Pratibha’s Baingan Bharta (Eggplant Curry)

In our family, we all have the one thing we order when we go to an Indian restaurant.  For Meera and I, it’s matar paneer (peas and cheese curry) and a garlic naan to go with it.  Occasionally we will branch out with another type of paneer dish . . . but usually we don’t.  For Mummy, it’s usually some type of daal (lentil) and/or rice that results in her saying: “I could make this better at home.”

For Daddy, though, it is the one and only baingan bharta . . . every single time.  To be honest, I never understood why he loved it so much until I recently went home to visit and realized just how delicious my mom’s baingan bharta actually tastes.

A few years ago, Mummy started making it a little differently, and it really sealed the deal for me.  Rather than cooking the eggplant over the stove, she started broiling the eggplant in the oven beforehand (I think baking it would probably work too).  Add a little bit of this, little bit of that, and voila, out comes delicious baingan bharta!

Now that I’m getting a little more competent at making Indian food, I decided it was time to broil my first eggplant (I know, I’m growing up).  So with an eggplant in one hand and my cell phone in the other as my mom told me what to do, everything worked out just fine.  Next time I’m home, I’m making this one for Daddy.

Servings: 4

Ingredients:

  • 1 big eggplant
  • 1 tablespoon olive oil
  • 2 tablespoons canola oil
  • 1/2 tsp. rai (mustard seeds)
  • 1/2 tsp. jeera (cumin seeds)
  • Pinch of hing (asafetida)
  • Chopped garlic (about 1 tsp.)
  • 1/2 onion – chopped
  • 1 small or medium sized tomato – chopped
  • 1/4 tsp. haldi (turmeric powder)
  • Red chile powder (cayenne pepper) to taste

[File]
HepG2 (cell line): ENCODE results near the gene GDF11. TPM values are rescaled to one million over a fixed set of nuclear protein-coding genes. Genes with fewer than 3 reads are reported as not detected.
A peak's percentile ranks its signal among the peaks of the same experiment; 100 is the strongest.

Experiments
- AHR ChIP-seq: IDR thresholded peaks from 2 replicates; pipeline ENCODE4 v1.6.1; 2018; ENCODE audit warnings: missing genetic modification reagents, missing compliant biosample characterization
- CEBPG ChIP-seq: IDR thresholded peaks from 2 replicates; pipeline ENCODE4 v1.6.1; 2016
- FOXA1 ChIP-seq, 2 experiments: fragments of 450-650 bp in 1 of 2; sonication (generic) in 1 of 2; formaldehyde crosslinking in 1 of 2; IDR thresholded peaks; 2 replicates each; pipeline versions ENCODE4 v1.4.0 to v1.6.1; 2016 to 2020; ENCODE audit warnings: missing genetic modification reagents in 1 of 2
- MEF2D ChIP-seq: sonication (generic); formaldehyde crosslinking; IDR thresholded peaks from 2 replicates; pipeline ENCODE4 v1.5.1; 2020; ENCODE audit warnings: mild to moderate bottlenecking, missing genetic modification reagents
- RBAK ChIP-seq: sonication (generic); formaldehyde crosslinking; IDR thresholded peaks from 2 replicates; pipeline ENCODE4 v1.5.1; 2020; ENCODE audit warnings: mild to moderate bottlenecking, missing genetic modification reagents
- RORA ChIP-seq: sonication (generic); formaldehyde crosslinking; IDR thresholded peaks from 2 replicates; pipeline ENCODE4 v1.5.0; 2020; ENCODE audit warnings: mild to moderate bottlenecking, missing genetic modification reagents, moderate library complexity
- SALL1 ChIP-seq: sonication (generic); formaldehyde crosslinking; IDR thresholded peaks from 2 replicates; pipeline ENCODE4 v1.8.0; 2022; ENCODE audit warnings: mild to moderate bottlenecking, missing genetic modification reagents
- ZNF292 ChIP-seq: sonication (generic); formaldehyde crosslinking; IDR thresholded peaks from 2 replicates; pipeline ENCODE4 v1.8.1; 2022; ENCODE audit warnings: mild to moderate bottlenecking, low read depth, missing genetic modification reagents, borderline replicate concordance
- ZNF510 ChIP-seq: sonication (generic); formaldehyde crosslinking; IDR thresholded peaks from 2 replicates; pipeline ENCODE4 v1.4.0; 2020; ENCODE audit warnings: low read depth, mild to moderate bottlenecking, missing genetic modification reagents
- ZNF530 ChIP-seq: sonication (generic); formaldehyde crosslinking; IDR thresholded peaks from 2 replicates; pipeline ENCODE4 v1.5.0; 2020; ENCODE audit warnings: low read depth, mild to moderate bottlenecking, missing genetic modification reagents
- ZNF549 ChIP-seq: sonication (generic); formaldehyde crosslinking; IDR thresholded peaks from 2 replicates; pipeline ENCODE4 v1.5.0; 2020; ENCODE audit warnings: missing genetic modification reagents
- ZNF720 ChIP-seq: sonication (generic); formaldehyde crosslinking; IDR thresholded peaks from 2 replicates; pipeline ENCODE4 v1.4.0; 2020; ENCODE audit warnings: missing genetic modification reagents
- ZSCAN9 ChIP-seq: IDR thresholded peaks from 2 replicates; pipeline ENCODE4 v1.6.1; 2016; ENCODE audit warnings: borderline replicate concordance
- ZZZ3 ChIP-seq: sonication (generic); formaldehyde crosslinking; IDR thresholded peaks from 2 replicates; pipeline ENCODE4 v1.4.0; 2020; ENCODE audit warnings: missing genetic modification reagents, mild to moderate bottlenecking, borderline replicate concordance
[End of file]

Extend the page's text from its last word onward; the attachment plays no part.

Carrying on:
• 2 tsp. dhana jeeru (mixture of coriander and cumin powder — just coriander powder is fine)
  • 1 1/2 tsp. salt
  • 1/4 – 1/2 cup chopped cilantro (optional)

Directions:

  1. Cut the eggplant in half (length-wise) without cutting off the stem.  Brush both halves with about 1 tablespoon of olive oil.
  2. Place the eggplant facedown (so the skin cooks first) on a baking sheet and broil for about 10 minutes.  Then flip over and broil for another 10 minutes.  Be careful that the eggplant doesn’t burn.
  3. While the eggplant is broiling, chop the tomatoes and onions.
  4. When the eggplant is finished, place it in a container, shut the lid, and let it sit for about 5-10 minutes to cool.  Then remove the skin (it should come off fairly easily), and cut the eggplant into about 1 inch pieces. 
  5. Make the vagar: add the canola oil to a pot over medium-high heat.  Then add rai (mustard seeds), jeeru (cumin seeds) and hing (asafetida).  Lower the heat and add the onions and garlic.  Let saute for about 2-3 minutes, and then add the tomatoes.
  6. Now add the eggplant, the haldi, red chile powder, dhana jeeru (or coriander powder), and salt.
  7. Stir, cover, and cook on low heat for about 10 minutes.  Add fresh cilantro before serving, and eat with rice and/or any type of bread like roti or naan. 
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This entry was posted in Curries, Gujarati, Indian, Main dish. Bookmark the permalink.

One Response to Pratibha’s Baingan Bharta (Eggplant Curry)

  1. Shivangi Patel says:

    Seema, I really like the idea of the eggplant broiled instead of cooked on the stove top. I think I’m going to try this real soon!

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